And second, you should know that the entire volume is noteworthy and accessible. I recommend it- not only for Eric (Clines) piece but for the whole.

‘Famous Archaeologists’? Really? Because That’s not Eric Cline in that Photo!

Joe Zias told me about this strange little website – called ‘Great Archaeology‘.  Hmmm….  So I thought I’d look around.  You know, see what I could see.  So I thumbed through and first off noticed that they list archaeologists alphabetically by first name, not by last.  Then I noticed that they listed James Tabor as a ‘famous archaeologist’.  But of course he isn’t an archaeologist at all.  Then I noticed that they didn’t list Oded Lipschits!  What?  No list of archaeologists is complete if he is absent.  But see for yourself, look at the “O’s”-

And then, best of all, they have Eric Cline listed… but I’ve met Eric, and unless he has had sexual reassignment surgery in the last year, that isn’t Eric!

Oh boy.  I mean oh girl…  Oh my.  If you’re going to have an archaeology page, you really should get the facts right.

A Tiny Seed And The Tremendous Information it Can Provide: Megiddo

With thanks to Eric Cline for sending along word of this report:

Archaeologist Israel Finkelstein is leading his sweating guests to a corner of Tel Megiddo. He points to a black stain on a rock, which on closer inspection turn out to be charred seeds. “This,” he says, “is the most important find at Tel Megiddo.”

Further on

In one of the four excavation areas on the mound, each marked by its own flag, we come back to the charred crumbs Finkelstein says were the mound’s most important find. Here, under a rainbow flag, we are told they are tiny seeds that Megiddo’s inhabitants collected around 3,000 years ago. They went up in flames when the city was destroyed.  They are important because of their location in relation to finds above and below them. Organic material like this is especially valuable because it can undergo carbon-14 testing, allowing the level where it was found to be dated.

And this very interesting segment-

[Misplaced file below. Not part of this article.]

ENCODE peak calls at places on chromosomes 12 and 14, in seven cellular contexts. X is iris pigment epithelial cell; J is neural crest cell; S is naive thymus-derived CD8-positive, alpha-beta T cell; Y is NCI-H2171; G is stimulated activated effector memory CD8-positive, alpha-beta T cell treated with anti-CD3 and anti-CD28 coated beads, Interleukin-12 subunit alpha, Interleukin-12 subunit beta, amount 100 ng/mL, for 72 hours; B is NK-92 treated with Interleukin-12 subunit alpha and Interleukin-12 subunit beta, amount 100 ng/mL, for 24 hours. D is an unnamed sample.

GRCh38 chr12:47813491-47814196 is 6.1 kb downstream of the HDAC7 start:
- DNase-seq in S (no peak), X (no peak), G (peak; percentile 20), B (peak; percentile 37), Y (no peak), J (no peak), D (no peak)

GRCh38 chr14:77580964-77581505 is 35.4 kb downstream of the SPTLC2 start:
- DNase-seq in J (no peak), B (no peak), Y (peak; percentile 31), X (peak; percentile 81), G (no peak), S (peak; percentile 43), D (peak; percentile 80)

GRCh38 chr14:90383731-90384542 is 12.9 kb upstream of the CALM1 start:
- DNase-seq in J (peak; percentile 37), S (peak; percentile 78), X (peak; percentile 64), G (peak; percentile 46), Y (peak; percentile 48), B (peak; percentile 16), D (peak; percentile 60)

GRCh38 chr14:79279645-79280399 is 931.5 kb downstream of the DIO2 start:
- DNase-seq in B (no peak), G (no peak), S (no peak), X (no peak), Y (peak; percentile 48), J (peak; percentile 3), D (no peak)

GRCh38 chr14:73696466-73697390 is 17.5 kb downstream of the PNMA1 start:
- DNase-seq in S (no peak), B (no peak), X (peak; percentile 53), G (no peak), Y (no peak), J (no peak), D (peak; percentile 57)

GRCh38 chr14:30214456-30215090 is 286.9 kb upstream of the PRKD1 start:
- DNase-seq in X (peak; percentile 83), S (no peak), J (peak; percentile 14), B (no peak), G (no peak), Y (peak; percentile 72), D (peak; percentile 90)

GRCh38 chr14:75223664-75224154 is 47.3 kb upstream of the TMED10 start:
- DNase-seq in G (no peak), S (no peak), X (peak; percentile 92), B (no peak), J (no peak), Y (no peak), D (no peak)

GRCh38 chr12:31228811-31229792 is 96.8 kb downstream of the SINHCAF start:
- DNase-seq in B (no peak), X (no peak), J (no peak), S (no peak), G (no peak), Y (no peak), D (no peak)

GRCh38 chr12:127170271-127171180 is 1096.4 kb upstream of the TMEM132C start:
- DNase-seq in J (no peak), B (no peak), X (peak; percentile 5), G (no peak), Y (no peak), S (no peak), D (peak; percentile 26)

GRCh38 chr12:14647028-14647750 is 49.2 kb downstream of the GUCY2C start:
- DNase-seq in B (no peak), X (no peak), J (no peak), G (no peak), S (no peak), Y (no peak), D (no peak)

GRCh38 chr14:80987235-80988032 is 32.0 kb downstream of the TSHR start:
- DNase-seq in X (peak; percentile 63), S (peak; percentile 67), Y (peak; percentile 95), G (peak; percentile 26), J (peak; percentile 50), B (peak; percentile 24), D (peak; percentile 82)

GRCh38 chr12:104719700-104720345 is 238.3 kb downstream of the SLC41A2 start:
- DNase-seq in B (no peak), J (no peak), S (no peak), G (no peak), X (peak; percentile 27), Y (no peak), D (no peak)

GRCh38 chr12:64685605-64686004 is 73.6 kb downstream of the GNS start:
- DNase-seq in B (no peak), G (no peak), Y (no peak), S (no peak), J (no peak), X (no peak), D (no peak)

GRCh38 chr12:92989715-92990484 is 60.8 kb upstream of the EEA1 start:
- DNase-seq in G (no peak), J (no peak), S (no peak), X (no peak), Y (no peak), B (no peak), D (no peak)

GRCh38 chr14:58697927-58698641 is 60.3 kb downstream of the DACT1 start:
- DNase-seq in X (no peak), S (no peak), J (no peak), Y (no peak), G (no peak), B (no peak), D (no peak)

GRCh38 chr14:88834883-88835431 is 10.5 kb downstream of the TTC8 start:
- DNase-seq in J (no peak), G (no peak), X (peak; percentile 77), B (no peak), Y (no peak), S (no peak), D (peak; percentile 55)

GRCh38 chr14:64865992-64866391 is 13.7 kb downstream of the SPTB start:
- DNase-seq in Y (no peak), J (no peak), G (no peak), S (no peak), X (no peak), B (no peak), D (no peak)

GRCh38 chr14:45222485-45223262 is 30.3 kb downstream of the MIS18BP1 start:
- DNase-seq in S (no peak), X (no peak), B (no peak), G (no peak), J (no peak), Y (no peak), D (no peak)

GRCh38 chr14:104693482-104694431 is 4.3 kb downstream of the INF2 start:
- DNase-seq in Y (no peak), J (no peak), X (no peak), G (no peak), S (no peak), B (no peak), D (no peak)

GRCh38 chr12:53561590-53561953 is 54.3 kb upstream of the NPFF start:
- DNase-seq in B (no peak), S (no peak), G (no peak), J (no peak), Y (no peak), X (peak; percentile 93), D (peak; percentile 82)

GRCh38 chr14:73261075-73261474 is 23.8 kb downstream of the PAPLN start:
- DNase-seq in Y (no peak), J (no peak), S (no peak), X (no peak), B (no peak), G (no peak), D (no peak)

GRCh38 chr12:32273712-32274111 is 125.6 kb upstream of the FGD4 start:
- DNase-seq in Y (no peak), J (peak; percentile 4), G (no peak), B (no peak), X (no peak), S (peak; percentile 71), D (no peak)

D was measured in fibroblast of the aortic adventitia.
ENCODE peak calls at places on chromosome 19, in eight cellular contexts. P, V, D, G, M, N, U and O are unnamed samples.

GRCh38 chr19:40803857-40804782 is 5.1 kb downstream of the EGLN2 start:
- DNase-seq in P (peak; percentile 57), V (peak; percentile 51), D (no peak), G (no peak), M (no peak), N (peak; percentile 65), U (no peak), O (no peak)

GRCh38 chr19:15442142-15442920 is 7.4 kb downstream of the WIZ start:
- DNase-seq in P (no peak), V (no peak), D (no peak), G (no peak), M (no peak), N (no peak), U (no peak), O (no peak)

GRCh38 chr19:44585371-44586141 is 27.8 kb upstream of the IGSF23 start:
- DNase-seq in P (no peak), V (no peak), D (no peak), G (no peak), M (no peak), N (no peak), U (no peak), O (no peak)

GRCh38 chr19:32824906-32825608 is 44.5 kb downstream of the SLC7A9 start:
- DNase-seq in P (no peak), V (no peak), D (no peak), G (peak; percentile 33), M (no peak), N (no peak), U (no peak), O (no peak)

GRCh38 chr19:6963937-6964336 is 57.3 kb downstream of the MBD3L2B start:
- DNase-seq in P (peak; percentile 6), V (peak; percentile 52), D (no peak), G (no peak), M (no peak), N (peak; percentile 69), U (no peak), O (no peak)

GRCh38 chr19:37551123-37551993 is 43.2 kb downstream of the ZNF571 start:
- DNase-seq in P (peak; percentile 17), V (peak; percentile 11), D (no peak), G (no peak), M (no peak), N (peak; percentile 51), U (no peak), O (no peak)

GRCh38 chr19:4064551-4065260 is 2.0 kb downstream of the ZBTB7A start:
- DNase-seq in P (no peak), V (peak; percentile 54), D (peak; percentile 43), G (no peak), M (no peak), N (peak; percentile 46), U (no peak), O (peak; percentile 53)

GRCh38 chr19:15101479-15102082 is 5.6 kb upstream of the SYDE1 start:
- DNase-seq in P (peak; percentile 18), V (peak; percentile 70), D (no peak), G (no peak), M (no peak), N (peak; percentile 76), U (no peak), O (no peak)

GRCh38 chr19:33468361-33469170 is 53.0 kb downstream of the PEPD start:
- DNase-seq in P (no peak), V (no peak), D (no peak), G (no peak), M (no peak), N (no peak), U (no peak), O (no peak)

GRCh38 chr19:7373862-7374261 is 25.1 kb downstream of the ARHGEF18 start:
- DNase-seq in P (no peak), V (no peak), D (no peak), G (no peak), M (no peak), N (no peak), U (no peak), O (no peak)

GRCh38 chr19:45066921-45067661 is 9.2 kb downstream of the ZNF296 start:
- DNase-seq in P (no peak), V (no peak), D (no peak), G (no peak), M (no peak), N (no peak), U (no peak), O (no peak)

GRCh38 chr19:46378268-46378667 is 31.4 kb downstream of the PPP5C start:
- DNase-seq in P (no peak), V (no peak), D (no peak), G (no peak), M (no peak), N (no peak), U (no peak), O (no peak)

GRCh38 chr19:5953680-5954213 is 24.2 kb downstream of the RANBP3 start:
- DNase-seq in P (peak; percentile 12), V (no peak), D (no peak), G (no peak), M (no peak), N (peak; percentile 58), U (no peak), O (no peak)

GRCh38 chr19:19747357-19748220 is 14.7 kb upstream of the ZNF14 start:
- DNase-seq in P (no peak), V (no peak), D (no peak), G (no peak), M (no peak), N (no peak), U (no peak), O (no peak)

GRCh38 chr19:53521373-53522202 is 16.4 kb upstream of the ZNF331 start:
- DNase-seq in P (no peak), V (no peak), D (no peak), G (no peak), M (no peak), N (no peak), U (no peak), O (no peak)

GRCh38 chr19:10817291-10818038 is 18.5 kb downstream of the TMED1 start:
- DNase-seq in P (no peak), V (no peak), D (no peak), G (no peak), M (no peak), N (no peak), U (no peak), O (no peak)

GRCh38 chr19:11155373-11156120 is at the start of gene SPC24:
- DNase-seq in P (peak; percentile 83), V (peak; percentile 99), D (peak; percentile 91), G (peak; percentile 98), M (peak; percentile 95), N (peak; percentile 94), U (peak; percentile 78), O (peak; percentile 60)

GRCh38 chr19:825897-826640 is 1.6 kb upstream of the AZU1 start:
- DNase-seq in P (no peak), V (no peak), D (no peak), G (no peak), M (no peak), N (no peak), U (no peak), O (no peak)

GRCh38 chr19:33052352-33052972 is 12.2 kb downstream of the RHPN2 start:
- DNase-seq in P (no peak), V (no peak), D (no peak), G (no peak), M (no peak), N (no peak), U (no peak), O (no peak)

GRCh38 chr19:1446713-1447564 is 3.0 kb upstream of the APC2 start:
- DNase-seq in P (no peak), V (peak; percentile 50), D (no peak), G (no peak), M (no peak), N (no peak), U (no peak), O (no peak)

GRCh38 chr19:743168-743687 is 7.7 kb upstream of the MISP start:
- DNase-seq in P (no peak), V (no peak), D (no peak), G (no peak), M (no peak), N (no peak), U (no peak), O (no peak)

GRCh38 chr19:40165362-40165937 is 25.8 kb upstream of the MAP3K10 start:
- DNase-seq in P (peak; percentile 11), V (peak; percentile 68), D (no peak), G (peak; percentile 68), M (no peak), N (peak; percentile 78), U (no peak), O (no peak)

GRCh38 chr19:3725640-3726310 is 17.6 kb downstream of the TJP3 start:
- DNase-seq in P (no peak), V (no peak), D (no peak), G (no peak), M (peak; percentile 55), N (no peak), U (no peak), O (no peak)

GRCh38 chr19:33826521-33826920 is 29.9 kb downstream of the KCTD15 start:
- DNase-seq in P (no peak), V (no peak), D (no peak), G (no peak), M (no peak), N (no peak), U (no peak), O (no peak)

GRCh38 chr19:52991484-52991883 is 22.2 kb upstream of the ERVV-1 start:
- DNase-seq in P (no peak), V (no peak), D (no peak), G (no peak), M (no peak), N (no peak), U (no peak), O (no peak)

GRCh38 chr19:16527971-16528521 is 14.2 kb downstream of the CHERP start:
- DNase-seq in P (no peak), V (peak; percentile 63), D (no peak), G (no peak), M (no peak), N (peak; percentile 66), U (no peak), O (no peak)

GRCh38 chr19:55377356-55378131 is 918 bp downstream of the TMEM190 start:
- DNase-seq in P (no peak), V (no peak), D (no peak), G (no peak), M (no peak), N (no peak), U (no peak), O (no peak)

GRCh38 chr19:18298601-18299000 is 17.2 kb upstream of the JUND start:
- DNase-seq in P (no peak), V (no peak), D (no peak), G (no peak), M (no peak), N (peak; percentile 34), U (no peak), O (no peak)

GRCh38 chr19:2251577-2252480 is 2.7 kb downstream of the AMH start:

One of the black layers indicates destruction in the 10th century. Finkelstein’s detractors say David destroyed this city – an idea that Finkelstein rejects because he says the carbon-14 dating rules out the possibility that the city was destroyed suddenly. It shows a gradual process.  Finkelstein now believes that the 10th century destruction came at the hands of “mountain Israelites” from the region of Samaria, which led to the rise of the northern kingdom.

There’s a lot more to the report, and I’m hopeful to have photos of the flags mentioned in the report very soon.

Megiddo Today

Eric has added more photos (and seems to be uploading even more moment by moment as I post this), so check them out and then check them out again later.  I’ll note again, it seems like the ladies are doing most of the work.  Or, Eric simply takes more pictures of them…  it’s a toss up.   😉

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More On the Mysterious Reappearance of the Megiddo Hoard in the News Today

Earlier I mentioned a press release which described something described months ago in a find at Megiddo.  There’s more, as the American Friends of Tel Aviv University point out (with thanks to Joe Lauer for the heads up) –

Researchers from Tel Aviv University have recently discovered a collection of gold and silver jewelry, dated from around 1100 B.C., hidden in a vessel at the archaeological site of Tel Megiddo in the Jezreel Valley in northern Israel. One piece — a gold earring decorated with molded ibexes, or wild goats — is “without parallel,” they believe.

According to Prof. Israel Finkelstein of TAU’s Department of Archaeology and Near Eastern Cultures, the vessel was found in 2010, but remained uncleaned while awaiting a molecular analysis of its content. When they were finally able to wash out the dirt, pieces of jewelry, including a ring, earrings, and beads, flooded from the vessel. Prof. Finkelstein is the co-director of the excavation of Tel Megiddo along with Professor Emeritus David Ussishkin of Tel Aviv University and Associate Director Prof. Eric Cline of George Washington University in Washington, D.C.

The researchers believe that the collection, which was discovered in the remains of a private home in the northern part of Megiddo, belongs to a time period called “Iron I,” and that at least some of the pieces could have originated in nearby Egypt. Some of the materials and designs featured in the jewelry, including beads made from carnelian stone, are consistent with Egyptian designs from the same period, notes Ph.D. candidate Eran Arie, who supervises the area where the hoard was found.